I'm still getting the same error, though not every time I run the test code (I hadn't noticed this previously, but was probably still the case).

The unit test code you posted runs fine - no errors.


Here's the stack trace of my error if it helps:

at GASS.CUDA.CUDA.set_LastError(CUResult value)
   at GASS.CUDA.CUDA.SetFunctionBlockShape(CUfunction func, Int32 x, Int32 y, Int32 z)
   at Cudafy.Host.CudaGPU.DoLaunch(dim3 gridSize, dim3 blockSize, Int32 streamId, KernelMethodInfo gpuMethodInfo, Object[] arguments)
   at Cudafy.Host.GPGPU.LaunchAsync(dim3 gridSize, dim3 blockSize, Int32 streamId, String methodName, Object[] arguments)
   at Cudafy.Host.GPGPU.Launch(Int32 gridSize, Int32 blockSize, String methodName, Object[] arguments)
   at Strats.GPUtester.RunIt(Object o) in s:\Users\Ben\Documents\SharpDevelop Projects\Strats\GPUtester.cs:line 126


thanks very much for your help.

Nov 28, 2012 at 7:49 AM


Currently I do not have access to a multi-GPU system so cannot run the test.  Personally I've never seen the InvalidHandle error - InvalidContext, yes, seen him enough when implementing the context support.  From googling InvalidHandle I believe your issue may be related to the fact you loaded your kernel module in a different context from where you used it.  See this link for more info.  

Let us know how you get on.


Nov 28, 2012 at 9:01 AM

that's solved it! Thanks to both of you.

To be clear, the change I've made it is to move this line:

CudafyModule km = CudafyTranslator.Cudafy(ePlatform.Auto, eArchitecture.sm_30,typeof(GPUtester));

inside the loop, just after GetDevice.


thanks again,


Nov 28, 2012 at 1:57 PM
Edited Nov 28, 2012 at 1:57 PM

It makes sense, in indsight :)

I'm glad you sorted it out, especially since I'll have to use very similar code in the future.

Nick: a nice feature would be an optional parameter to "Cudafy", or any module-creating method, where you'd specify the target gpu.



Nov 28, 2012 at 2:16 PM

Can you elaborate on that?  What should it do?


Nov 28, 2012 at 2:55 PM
Edited Nov 28, 2012 at 3:05 PM

Ok, maybe I got this all wrong, so please bear with me :)

As far as I can tell, a kernel handle is bound to a context. Trying to use a kernel acquired in a different context will throw an error.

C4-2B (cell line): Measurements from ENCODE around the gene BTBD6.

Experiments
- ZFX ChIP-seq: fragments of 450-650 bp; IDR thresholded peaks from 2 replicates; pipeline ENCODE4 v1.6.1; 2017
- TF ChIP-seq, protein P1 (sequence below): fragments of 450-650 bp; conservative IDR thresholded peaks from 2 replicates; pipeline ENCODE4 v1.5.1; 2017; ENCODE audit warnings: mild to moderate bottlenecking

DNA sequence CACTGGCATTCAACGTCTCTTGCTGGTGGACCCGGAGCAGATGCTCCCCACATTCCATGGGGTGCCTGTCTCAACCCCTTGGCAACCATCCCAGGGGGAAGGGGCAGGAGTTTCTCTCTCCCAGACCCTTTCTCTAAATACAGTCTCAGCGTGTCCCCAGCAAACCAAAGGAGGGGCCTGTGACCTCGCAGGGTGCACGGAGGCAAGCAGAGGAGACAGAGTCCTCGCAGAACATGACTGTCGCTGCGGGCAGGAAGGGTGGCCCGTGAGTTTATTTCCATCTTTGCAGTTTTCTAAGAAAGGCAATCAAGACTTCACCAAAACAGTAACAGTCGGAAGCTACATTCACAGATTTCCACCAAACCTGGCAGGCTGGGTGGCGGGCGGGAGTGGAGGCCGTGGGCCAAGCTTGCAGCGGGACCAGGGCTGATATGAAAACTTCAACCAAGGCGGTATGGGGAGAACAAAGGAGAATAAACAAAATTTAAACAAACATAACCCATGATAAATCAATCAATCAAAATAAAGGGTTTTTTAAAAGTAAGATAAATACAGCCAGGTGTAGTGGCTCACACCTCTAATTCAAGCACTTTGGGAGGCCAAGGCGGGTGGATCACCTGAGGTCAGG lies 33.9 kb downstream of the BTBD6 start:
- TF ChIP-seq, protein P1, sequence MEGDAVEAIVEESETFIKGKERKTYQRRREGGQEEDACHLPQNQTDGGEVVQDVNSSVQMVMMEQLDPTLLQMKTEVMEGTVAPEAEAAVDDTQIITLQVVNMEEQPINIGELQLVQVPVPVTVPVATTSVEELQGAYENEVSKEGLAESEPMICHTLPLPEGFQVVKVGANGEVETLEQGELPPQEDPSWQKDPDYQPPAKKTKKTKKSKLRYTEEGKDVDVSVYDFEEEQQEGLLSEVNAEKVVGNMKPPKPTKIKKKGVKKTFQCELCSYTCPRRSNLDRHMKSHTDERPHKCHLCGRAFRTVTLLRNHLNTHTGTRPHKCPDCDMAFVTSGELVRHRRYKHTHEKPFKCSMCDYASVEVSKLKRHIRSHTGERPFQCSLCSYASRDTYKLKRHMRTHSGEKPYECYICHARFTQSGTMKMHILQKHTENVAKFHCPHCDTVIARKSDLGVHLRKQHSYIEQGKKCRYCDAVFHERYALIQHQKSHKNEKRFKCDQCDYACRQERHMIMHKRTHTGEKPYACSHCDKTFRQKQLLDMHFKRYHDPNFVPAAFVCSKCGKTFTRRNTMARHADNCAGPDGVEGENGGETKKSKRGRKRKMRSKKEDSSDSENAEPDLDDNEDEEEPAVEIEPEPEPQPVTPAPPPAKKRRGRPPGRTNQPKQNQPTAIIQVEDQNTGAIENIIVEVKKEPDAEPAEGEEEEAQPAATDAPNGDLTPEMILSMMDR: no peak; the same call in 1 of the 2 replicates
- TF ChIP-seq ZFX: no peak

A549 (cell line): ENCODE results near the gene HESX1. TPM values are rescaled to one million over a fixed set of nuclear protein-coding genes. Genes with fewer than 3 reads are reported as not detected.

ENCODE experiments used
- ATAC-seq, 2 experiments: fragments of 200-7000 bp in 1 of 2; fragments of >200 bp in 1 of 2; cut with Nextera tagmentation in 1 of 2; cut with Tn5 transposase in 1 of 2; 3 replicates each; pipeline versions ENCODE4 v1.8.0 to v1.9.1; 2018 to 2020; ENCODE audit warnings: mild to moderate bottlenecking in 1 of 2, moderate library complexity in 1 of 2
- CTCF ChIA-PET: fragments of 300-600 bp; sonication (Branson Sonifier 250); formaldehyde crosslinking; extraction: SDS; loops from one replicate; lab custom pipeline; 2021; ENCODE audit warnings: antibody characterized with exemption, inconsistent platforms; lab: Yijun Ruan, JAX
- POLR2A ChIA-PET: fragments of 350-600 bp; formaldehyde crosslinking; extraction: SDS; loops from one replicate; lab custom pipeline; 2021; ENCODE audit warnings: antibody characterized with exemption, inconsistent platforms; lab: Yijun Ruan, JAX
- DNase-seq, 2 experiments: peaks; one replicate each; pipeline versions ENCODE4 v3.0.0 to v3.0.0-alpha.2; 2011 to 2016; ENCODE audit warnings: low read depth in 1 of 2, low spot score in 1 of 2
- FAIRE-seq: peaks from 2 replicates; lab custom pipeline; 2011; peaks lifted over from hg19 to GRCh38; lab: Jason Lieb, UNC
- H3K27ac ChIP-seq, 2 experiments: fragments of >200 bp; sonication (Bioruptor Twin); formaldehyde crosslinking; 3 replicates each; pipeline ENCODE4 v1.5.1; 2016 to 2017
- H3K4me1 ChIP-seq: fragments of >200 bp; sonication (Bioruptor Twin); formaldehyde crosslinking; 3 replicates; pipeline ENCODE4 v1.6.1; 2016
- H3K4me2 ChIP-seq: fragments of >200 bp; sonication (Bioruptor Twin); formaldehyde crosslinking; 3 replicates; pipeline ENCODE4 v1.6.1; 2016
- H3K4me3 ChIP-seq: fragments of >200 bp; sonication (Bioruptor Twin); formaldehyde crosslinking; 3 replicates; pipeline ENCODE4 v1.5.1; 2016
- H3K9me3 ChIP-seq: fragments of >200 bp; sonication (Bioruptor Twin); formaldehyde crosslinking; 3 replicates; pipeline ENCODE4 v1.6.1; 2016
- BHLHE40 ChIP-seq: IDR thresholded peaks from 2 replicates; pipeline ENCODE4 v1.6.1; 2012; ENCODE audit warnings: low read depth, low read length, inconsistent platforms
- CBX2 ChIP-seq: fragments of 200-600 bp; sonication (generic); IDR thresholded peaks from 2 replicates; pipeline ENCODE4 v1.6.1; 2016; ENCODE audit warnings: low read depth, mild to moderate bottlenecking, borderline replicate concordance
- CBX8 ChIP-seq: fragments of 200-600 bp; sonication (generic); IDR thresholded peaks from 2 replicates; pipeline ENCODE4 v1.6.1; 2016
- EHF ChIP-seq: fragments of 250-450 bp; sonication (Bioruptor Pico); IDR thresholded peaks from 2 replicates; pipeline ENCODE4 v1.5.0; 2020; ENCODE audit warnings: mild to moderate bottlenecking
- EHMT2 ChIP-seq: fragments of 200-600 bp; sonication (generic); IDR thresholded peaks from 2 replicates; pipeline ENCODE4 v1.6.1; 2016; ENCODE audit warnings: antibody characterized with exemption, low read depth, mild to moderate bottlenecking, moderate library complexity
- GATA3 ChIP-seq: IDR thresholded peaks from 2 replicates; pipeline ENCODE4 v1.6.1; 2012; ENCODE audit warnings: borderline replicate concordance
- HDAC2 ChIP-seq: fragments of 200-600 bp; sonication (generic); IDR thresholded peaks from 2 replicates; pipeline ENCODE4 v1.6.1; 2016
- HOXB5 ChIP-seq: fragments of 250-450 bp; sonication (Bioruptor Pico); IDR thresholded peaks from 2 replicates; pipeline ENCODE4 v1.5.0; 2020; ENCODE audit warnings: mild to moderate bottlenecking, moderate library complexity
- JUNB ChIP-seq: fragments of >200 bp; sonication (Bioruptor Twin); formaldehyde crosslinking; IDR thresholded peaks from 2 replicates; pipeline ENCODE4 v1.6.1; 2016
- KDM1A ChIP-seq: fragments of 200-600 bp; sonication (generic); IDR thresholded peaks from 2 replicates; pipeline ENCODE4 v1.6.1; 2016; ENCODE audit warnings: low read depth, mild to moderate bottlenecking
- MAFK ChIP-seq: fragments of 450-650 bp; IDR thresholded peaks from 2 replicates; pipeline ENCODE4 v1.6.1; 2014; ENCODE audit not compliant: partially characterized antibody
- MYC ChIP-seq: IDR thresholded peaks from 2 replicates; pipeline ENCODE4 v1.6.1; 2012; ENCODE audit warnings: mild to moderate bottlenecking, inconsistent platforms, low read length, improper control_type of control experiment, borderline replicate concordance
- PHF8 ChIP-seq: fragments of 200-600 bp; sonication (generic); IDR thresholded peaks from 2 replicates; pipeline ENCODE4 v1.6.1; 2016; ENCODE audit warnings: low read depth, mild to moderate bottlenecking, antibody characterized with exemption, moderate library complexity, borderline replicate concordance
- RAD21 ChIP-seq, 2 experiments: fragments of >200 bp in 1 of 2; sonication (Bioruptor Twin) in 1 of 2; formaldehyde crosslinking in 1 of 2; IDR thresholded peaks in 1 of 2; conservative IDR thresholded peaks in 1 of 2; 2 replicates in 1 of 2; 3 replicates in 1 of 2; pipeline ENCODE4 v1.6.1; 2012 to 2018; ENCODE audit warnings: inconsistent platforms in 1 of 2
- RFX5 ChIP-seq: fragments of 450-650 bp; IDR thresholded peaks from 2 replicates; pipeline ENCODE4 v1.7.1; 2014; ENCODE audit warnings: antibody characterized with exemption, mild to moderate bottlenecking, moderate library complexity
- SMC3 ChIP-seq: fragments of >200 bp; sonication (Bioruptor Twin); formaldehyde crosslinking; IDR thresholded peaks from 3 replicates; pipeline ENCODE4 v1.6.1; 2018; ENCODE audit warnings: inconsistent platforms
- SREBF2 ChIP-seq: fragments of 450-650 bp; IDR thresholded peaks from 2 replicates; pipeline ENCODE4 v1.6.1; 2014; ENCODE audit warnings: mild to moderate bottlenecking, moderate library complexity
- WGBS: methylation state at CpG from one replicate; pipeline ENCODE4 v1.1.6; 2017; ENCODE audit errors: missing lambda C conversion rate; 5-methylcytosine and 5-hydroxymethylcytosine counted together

Presently, whenever one loads (and acquires a handle to) a kernel (using either CudafyTranslator.Cudafy, or CudafyModule.Deserialize, etc), the current context is implicitly used.

Therefore, it would make sense (for multi-threaded multi-gpu scenarios) to be able to specify a context when you load (and consequently acquire a handle to) a kernel.


(edited for clarity)

Nov 28, 2012 at 4:07 PM

Could easily be me missing something here.  As I see it the problem only arises when a module was loaded in a different context from which it was launched (gpu.LoadModule(...)).  The creating of modules through Cudafy method or deserializing is context agnostic.  

Nov 28, 2012 at 4:10 PM


It may have been more useful to future readers of this thread if you had left your original "wrong" code in place, maybe with an edit with a comment at the place where it went bad, then re-post the good code. Actually this is also for selfish reasons since I was trying to do a before and after to better understand pedritolo1's point ;-)



Nov 28, 2012 at 6:44 PM
Edited Nov 28, 2012 at 6:47 PM

It was my mistake, now I see. I  got confused, I mixed CudafyTranslator.Cudafy with gpu.LoadModule...



Nov 28, 2012 at 6:50 PM
Edited Nov 28, 2012 at 6:50 PM

hi Nick, 

that's what I've done - the original post has the CudafyTranslator.Cudafy outside the loop, and my comment says that I've moved it inside.

To be clear my NEW code (snippet) looks like this:


			gpus = new CudaGPU[numGPUS];
			for(int i=0;i<numGPUS;i++)
				gpus[i] = (CudaGPU)CudafyHost.GetDevice(CudafyModes.Target, i);
			        CudafyModule km = CudafyTranslator.Cudafy(ePlatform.Auto, eArchitecture.sm_30,typeof(GPUtester));


Now I'm a little unsure - is that the change you were suggesting?

Nov 28, 2012 at 8:39 PM
Edited Nov 28, 2012 at 8:40 PM

Ah, hence my confusion. That part in bold wasn't supposed to be there at all, since it should be context-agnostic (makes no sence having to cudafy over and over per each thread). But mcmillab claims it won't work without it. Which led me to believe that CudafyTranslator.Cudafy was inadvertely loading a kernel onto the current context.


Dec 2, 2012 at 8:33 AM

yes that's right. 

I had expected the CudafyTranslator.Cudafy call to be context-agnostic, which is why I had it outside the loop to start with.

I've now been running for a couple of days with it inside the loop and it definitely seems to have solved my problem.

Dec 3, 2012 at 9:05 AM

This makes no sense. The cudafy module simply contains the ptx (among other things) which is loaded during the LoadModule operation.  You should only need to put the LoadModule into the loop.  Remember to use caching of cudafy modules to improve re-run performance.